In California the total loss of mercury varies from 1/5 to 1 oz. of mercury per ton of ore crushed, the mean being about ½ oz. per ton. Most of the mercury is lost as such and not in the form of amalgam, as is proved by the fact that where the largest proportion of mercury is fed into the battery the greatest loss takes place but the highest percentage of gold is recovered. Thus, at the North Star and Empire Mills the greatest loss in the State occurs, 1 oz. of mercury being lost per ton, but over 90 per cent, of the gold is extracted. In the Blackhawk Mills, Colorado, where base ores are crushed, containing from 12 to 20 per cent, of pyrites, the loss of mercury is from 1/5 to ½ oz. of mercury per ton. The mills in which the greatest loss of mercury occurs have the deepest discharge, the ore and mercury being in these cases pounded together for a greater length of time before being ejected from the mortar, so that more flouring takes place. At the Ferreira Deep Mill the loss of mercury is given by D. J. Peplar as 0.35 oz. per oz. of gold and 0.16 oz. per ton of ore crushed.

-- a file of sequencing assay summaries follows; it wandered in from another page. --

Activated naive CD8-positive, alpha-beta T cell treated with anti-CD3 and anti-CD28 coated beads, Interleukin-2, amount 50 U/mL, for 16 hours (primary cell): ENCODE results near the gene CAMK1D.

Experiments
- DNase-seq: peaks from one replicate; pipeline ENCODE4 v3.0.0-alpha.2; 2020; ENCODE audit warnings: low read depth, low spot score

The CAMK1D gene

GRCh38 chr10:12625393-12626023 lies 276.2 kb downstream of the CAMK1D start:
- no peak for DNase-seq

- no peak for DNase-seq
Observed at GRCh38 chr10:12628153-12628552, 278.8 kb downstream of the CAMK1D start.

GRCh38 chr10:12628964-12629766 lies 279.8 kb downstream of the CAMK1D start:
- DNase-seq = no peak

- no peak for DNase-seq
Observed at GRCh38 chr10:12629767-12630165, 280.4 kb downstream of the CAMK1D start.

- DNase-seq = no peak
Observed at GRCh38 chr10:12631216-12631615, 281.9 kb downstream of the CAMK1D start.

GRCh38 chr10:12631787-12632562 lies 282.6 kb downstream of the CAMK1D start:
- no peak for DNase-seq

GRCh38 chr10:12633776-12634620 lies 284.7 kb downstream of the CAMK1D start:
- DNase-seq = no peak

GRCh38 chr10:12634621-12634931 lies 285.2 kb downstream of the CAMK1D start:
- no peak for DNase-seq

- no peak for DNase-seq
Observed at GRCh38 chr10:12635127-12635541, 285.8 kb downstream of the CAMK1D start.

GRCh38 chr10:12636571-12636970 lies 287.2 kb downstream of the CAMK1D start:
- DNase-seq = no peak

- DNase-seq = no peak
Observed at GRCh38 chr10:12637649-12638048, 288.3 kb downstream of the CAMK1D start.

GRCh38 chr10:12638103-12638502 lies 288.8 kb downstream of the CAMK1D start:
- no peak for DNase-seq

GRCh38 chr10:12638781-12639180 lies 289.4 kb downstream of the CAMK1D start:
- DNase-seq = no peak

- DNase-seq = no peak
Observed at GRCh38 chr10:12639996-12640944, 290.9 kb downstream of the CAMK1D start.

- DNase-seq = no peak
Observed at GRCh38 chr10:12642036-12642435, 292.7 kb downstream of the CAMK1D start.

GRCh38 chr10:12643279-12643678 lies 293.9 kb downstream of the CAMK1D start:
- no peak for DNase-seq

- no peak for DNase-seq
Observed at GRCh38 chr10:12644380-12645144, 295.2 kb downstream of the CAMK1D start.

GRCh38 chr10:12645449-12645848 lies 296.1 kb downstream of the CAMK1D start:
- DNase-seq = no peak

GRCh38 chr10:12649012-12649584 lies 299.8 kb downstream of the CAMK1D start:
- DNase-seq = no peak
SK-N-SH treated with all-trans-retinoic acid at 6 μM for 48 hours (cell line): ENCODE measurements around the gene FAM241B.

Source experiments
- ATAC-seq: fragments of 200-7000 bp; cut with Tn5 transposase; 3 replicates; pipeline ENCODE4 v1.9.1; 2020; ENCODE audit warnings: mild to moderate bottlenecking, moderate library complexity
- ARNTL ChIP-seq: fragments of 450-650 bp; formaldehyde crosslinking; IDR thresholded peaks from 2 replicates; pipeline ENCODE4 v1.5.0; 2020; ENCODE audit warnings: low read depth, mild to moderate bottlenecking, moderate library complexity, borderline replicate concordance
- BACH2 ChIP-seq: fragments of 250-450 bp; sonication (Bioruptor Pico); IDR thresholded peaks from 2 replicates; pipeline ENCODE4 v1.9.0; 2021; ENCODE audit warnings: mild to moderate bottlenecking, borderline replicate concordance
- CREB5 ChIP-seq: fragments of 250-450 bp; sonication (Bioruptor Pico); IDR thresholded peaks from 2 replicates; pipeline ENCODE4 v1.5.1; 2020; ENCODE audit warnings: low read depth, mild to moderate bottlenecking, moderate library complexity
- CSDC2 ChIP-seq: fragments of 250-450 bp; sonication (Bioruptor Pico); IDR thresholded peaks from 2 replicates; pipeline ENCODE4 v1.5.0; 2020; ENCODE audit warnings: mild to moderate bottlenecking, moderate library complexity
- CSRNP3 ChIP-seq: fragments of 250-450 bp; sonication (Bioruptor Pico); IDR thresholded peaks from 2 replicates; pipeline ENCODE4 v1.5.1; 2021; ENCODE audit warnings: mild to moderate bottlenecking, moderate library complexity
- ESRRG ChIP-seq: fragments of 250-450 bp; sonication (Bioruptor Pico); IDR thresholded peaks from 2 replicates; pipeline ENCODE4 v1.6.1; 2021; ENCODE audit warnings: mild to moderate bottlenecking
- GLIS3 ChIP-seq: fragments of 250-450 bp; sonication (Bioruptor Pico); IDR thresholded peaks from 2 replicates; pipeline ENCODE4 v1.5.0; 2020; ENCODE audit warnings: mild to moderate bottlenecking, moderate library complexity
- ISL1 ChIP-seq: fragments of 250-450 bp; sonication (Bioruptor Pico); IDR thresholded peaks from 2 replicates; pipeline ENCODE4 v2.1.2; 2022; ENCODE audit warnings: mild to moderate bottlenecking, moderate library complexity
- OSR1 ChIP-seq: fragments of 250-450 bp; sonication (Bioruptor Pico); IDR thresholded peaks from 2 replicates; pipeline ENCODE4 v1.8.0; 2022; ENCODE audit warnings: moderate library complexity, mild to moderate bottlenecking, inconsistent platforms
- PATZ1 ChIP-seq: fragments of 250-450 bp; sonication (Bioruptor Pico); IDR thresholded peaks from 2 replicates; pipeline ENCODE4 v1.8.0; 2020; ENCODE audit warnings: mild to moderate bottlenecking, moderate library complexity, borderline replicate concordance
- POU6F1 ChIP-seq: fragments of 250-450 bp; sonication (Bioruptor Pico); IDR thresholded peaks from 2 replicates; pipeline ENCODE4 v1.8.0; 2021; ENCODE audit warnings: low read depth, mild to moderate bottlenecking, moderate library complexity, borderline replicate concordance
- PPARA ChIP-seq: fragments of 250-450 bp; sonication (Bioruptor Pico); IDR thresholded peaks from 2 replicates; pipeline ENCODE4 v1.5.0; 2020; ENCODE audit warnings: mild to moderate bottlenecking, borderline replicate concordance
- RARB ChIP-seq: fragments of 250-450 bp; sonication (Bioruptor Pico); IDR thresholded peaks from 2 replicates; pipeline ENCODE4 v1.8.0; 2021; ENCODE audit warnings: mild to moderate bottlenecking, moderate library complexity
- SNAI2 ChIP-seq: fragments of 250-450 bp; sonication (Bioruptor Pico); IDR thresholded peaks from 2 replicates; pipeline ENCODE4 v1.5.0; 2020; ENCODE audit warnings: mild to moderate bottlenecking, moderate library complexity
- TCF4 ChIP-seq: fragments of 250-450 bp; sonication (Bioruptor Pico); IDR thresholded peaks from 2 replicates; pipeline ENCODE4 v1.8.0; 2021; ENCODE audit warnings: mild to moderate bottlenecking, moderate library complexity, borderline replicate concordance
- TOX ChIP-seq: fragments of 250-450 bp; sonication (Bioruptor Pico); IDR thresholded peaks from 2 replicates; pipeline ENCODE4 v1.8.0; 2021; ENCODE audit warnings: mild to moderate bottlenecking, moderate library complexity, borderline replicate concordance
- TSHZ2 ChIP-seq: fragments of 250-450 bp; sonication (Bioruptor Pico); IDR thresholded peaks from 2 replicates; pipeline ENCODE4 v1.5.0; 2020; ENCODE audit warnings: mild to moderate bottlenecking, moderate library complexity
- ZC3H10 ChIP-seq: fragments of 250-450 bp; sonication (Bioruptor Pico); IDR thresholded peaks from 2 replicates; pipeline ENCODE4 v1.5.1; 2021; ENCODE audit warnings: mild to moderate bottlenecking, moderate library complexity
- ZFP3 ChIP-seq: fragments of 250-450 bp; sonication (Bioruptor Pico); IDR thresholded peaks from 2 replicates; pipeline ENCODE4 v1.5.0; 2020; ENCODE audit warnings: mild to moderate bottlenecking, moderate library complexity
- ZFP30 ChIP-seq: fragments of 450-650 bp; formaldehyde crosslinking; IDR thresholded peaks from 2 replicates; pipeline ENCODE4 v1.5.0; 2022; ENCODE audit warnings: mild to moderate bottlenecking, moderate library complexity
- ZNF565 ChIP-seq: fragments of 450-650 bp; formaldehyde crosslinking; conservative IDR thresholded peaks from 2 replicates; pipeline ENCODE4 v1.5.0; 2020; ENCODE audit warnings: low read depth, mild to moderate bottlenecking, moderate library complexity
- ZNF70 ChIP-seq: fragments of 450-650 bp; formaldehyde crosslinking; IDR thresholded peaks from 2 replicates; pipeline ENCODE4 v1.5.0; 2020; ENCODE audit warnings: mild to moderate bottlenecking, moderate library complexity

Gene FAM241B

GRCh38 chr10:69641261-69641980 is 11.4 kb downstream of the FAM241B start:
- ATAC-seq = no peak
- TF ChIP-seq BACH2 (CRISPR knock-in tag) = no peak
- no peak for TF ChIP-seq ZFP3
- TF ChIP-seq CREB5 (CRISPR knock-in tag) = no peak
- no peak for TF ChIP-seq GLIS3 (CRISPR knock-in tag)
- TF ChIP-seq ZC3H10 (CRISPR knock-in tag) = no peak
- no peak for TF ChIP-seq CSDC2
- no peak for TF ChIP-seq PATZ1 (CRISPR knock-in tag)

Many suggestions have been made at various times for the reduction of the loss of mercury. The use of certain chemicals in keeping it clean and lively and in neutralising the bad effect of base minerals has already been noticed (see p. 130).
Properties and Purification of Mercury
Pure mercury is unaffected by the air at ordinary temperatures, but is slowly oxidised if heated to about 350° C. It is not acted on by hydrochloric acid, and is almost unaffected by dilute sulphuric acid, but with hot concentrated sulphuric acid it forms HgSO4. Mercury is dissolved even by cold dilute nitric acid, and is rapidly dissolved by hot nitric acid. Pure mercury will roll down an inclined surface without forming a pronounced “tail” and without leaving any streak behind it. If a blackish film is left behind, the mercury requires purification.